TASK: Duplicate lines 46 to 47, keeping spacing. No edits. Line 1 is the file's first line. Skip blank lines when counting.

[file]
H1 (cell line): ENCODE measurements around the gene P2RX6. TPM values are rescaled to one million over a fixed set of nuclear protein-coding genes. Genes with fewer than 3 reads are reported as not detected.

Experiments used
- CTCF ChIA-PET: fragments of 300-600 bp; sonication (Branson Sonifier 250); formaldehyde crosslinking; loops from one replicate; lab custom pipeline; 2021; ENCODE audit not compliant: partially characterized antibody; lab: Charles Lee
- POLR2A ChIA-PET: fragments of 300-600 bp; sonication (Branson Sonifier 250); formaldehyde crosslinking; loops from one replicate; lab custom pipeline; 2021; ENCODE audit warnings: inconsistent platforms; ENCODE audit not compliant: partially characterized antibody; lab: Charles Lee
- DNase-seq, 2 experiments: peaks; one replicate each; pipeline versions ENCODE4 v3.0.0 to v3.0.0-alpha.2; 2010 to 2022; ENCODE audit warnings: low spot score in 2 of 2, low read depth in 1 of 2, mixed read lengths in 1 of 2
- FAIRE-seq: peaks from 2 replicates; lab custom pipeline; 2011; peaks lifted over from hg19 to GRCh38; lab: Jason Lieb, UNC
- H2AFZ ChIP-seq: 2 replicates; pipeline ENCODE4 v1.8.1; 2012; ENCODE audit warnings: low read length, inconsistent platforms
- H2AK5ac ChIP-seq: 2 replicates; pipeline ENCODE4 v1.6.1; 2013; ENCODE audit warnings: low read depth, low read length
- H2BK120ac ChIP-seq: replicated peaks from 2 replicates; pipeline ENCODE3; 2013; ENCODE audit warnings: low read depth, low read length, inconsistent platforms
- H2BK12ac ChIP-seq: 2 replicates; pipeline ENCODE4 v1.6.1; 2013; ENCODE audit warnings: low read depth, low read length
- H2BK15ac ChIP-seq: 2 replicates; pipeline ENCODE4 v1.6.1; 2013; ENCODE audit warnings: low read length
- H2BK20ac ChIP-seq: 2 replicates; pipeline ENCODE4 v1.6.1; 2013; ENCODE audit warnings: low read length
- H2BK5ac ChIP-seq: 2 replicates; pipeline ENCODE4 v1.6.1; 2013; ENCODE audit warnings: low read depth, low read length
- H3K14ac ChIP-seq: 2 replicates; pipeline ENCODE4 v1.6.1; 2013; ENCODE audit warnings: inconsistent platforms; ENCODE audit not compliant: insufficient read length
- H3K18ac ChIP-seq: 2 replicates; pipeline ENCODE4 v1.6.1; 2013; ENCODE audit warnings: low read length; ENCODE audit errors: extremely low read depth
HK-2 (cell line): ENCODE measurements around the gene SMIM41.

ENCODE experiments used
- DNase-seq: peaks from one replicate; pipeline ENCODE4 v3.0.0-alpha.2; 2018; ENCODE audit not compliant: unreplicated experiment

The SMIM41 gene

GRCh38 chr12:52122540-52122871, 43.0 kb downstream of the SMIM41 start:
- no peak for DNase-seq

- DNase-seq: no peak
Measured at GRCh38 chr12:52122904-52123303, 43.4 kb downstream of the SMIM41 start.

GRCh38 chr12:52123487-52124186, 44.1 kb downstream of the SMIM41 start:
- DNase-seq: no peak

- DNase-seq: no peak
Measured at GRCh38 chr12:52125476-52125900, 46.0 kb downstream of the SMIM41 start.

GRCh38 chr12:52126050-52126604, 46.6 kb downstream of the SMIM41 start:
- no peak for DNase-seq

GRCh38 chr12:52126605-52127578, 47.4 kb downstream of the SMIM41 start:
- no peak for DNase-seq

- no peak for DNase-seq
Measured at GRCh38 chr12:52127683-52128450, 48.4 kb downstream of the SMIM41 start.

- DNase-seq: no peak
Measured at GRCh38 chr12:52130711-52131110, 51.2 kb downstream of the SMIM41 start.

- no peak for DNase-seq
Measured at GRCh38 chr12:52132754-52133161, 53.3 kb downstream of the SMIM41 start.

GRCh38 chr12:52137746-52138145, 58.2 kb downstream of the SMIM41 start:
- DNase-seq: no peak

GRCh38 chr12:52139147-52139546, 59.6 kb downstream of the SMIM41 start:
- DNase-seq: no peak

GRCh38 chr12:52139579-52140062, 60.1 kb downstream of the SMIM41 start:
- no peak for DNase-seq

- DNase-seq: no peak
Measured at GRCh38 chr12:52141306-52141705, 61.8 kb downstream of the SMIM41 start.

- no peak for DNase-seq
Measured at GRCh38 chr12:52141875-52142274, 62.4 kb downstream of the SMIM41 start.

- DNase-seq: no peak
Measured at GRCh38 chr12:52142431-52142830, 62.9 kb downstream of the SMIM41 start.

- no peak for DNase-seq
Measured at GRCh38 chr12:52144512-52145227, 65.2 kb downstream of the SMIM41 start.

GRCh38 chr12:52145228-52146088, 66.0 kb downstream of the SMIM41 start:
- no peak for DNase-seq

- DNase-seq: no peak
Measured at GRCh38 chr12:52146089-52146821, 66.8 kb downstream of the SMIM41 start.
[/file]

- no peak for DNase-seq
Measured at GRCh38 chr12:52141875-52142274, 62.4 kb downstream of the SMIM41 start.